// some work which can help clean up e2e leftovers
    await runNxCommandAsync("reset");

    execSync(`yarn config set registry https://registry.yarnpkg.com`);

    verdaccioProcess.kill();
  });

  it("should not create an apps dir", () => {
    expect(() => {
      checkFilesExist("apps");
    }).toThrow();
  });
});

Be sure that you have _debug: true somewhere in your verdaccio.yml and that you have verdaccio, verdaccio-auth-memory, and verdaccio-memory installed as devDependencies.

The Problem

Nx models custom presets as ordinary generators that get treated differently by Nx's internals when generating a workspace. The suggested command for scaffolding a preset generator is the exact same command used for scaffolding generators for other use cases with only the caveat that a preset generator must be named preset.

Unfortunately, the preset generator use case is sufficiently different from other generator use cases (e.g. generating a project within a pre-existing workspace) that this mental model and a lot of the generated scaffolding turns out to be misleading.

Specifically, I've found that neither the unit nor the E2E testing harnesses for the preset generator are terribly faithful. By "faithful" I mean: does this testing set up accurately reflect the real context my code will run in?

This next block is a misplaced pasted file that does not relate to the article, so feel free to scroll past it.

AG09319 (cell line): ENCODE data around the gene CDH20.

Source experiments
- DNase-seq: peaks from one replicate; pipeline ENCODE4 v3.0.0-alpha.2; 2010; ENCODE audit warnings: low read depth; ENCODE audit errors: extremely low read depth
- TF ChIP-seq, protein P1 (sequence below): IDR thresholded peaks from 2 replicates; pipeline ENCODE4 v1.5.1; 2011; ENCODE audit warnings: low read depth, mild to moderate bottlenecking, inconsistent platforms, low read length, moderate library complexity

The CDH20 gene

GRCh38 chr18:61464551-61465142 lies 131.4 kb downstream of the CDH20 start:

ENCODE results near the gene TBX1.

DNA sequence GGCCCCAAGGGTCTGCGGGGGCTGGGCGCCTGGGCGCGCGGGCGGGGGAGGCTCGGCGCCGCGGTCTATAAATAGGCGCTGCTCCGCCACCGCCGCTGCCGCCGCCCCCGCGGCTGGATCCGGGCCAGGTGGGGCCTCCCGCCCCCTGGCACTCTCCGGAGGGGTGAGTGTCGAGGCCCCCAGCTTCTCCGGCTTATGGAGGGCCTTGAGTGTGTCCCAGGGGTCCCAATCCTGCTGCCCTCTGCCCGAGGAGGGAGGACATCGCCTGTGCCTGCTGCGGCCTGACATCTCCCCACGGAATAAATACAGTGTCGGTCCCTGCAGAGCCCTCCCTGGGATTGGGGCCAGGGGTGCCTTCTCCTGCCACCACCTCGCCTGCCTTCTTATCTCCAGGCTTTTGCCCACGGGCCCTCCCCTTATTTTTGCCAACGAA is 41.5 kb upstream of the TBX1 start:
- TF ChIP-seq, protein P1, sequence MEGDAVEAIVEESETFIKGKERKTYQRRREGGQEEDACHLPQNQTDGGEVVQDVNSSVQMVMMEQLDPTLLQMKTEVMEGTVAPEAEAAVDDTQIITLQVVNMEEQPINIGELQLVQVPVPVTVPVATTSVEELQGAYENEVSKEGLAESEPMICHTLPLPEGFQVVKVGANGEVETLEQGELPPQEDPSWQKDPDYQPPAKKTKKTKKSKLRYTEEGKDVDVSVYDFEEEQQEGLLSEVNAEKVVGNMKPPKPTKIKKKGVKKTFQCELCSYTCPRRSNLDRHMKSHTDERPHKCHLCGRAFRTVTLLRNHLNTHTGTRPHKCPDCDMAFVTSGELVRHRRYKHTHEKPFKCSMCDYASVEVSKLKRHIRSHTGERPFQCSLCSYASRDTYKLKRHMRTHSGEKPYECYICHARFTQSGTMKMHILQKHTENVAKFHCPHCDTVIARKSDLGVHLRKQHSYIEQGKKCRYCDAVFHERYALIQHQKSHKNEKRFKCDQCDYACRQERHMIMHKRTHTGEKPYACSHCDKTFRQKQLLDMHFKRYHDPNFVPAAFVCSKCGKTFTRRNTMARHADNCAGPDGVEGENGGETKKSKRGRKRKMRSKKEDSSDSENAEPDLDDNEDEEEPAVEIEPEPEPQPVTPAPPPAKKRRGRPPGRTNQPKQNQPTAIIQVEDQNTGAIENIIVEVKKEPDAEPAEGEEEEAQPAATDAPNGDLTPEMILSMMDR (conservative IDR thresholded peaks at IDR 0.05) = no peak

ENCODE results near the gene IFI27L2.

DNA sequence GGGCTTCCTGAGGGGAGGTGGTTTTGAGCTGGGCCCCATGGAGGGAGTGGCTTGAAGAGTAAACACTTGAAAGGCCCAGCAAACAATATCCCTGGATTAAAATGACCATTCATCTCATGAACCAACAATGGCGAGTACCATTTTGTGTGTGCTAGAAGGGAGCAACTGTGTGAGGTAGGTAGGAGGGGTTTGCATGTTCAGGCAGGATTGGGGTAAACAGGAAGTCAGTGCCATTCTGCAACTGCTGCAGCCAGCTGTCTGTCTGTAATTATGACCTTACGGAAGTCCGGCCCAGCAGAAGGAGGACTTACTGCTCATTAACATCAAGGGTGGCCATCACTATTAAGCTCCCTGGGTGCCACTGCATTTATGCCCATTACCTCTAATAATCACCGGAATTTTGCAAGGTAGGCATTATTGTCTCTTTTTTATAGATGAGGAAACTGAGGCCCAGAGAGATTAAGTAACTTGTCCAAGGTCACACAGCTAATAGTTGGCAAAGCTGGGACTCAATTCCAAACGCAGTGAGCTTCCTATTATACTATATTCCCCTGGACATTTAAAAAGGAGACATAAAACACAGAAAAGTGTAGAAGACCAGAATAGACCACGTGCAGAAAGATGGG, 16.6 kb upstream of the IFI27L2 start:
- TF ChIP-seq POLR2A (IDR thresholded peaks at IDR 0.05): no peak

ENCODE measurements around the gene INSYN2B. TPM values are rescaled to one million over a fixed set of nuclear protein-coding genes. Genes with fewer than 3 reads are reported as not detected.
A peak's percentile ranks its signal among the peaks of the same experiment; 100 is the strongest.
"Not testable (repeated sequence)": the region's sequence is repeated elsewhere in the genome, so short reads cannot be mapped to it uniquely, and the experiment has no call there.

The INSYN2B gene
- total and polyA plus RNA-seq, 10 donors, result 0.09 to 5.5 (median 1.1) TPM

In the case of the default E2E testing harness, the answer is a definite no. Out of the box, this harness is designed to test a generator by running it inside of a pre-existing workspace as if it were a library or app generator, which it's not.

This harness:

  1. Generates a new workspace with the empty preset.
  2. Patches the package.json file in the newly generated workspace to install my plugin from the local filesystem.
  3. Invokes nx generate @my-org/my-plugin:preset project to run the preset generator as a normal generator.

For awhile this seemed fine, but as my preset generator grew more complex, I started noticing places where real workspace generation would fail, but my E2E tests were passing. It didn't take long to realize that this was because my generator gets run differently in production than it does in these E2E tests.

Tests that don't reliably tell me when my code is broken aren't doing their job ๐Ÿ™ƒ!

Motivation

Lately I've been writing a custom Nx workspace preset. The goal of a custom preset is to allow customization of the workspace creation process.

I'm hoping to use this to create a batteries-included standardized monorepo generator complete with my preferred configuration for things like linting, testing, CI, and even GitHub project settings.